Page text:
I dreaded writing this one. Valour fans probably dread reading it. Because boy, were there some lows this season for Valour. There weren’t many highs, either, but neither was the whole quite so bad as it sometimes seemed.
This team was really, really inconsistent. Dread feels like a good emotion for them. For Winnipeg as a whole, actually.
Quite literally, even. Halifax tends to get the talk as the city that soccer forgot, but Winnipeg is up there, too. Valour FC was similarly built mostly from scratch, with a small local talent pool and a need to reach out to casual fans.
Valour finished three points better in the overall table than last-place Wanderers, so things did go right. A lot of people–myself included–have been tough on this club in year one. I think there are good reasons to be, as with any CanPL club, because there isn’t as much room for error as we might like. But Valour’s season wasn’t a failure any more than any team’s.
There is soccer in Winnipeg now, too.
What it meant
Right from the start, some early decisions impacted how the club would function. First and foremost, Valour wouldn’t exist without the Winnipeg Blue Bombers ownership. They deserve immense credit for getting soccer off the ground. A Grey Cup will do as reward.
The downside of CFL ownership is the stadium. Investors Group Field would be a great venue–for an MLS team. It’s oversized for Canadian soccer, at least right now, and though Red River Rising do an admirable job trying to fill it with noise, it’s a cavern.
It affected Valour’s schedule, too, especially late in the year when the Bombers were playing. Unlike Halifax, which had no other fully professional sports teams, the market in Winnipeg has competition for fans.
Valour are in tough.
Hiring Rob Gale was a mistake. Not because Gale isn’t a wonderful, charming Canadian coach with decent ideas about the game who deserves a shot. But in a market like Winnipeg, his lack of connections in the professional game–he’d never managed a men’s professional side–has hurt in recruitment and in the locker-room.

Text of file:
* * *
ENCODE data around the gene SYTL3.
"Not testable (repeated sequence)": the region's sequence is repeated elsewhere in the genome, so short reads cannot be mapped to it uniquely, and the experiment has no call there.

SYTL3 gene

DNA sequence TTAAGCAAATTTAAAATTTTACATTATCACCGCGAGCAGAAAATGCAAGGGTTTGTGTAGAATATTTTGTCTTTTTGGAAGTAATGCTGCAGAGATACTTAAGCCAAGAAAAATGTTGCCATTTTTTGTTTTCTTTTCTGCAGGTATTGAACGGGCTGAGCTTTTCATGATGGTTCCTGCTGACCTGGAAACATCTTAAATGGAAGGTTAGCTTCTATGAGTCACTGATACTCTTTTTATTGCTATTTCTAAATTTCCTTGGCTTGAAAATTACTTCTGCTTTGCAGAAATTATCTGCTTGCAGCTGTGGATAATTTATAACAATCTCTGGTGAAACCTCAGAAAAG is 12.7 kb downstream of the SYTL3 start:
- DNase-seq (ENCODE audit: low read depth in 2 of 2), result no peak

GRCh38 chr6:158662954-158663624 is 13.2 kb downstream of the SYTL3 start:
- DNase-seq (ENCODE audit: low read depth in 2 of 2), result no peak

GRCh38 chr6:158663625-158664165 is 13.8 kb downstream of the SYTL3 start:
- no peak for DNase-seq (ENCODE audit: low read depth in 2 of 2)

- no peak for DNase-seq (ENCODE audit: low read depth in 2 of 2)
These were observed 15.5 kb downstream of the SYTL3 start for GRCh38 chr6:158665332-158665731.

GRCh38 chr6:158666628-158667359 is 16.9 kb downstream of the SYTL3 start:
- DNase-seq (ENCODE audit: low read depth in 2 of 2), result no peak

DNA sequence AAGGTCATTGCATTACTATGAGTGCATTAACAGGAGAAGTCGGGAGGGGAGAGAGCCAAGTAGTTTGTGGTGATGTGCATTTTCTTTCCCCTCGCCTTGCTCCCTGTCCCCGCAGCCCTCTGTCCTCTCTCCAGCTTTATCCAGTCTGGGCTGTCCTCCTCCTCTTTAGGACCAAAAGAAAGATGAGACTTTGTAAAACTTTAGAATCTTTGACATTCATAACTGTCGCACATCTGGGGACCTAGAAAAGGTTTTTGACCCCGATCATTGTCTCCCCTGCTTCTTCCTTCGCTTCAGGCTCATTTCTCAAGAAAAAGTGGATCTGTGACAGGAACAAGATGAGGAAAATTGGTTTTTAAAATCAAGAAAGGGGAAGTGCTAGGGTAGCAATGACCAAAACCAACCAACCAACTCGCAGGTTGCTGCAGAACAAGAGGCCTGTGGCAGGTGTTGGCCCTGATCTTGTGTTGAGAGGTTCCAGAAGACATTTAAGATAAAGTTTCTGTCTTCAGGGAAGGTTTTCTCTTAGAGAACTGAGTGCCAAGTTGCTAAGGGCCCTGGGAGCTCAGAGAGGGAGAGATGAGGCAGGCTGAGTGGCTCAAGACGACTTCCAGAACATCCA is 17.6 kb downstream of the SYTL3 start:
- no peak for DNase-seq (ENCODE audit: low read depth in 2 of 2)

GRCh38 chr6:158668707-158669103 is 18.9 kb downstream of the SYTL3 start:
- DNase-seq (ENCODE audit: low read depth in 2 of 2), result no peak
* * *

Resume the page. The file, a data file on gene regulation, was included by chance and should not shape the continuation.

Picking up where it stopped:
That said, my position is and has always been that he should be–as he more or less has been–given the opportunity to learn his way through these challenges. That is what Canadian coaches need.
So it is that Valour went from a collection of local talent and ex-CanU20 prospects to being linked to Diego Forlan to signing aging Europeans to salvage a rapidly sinking ship. It’s like the North American soccer learning curve, all in six months!
Gale managed to avoid being the first manager fired, but it’s fair to say he needs a lot better next year or Valour will be starting over.
My projection: Spring 5th / Fall 4th
I predicted they’d get shredded in the 3-4-3 and I was right about that, too.
There’s room to go up–or down. Valour will be happy to stay off the bottom, but they’re above it only on the back of decent road form and a couple of emergency signings.
José Galan and Michele Paolucci really did help. Neither set the league on fire, but along with the occasional return of Michael Petrasso, Valour were at least a solid offensive force: they actually underperformed their 36.5 expected goals a bit. The problem is that they gave up a whopping xGA over fifty.
By contrast: Wanderers, the only team behind them in the overall table, only gave up an expected 28 goals against. This could have been much, much worse for Valour.
Key game: Sept. 15, 4 – 2 @ York9
Sometimes, it was. 0 – 8 at home against Cavalry was, obviously, the low point.
Valour were never consistent. They had lows and highs, and never any steady form. But losing 8 – 0 at home could have sunk this team, and somehow it didn’t.
Two weeks later, they went to York–a team that finished third but which was similarly streaky–and won. Valour were dominant, especially offensively. This was the same team that had beaten them at home 3 – 1 on Canada Day. Rob Gale’s side followed it up with a solid draw away to Wanderers, in a stadium where they’d struggled all year.
It was the closest thing to form this team got. For whatever reason, Valour were way better away from IG Field. But they stopped the bleeding, and even got a second win over the Eddies, who had handed them that first-ever home loss.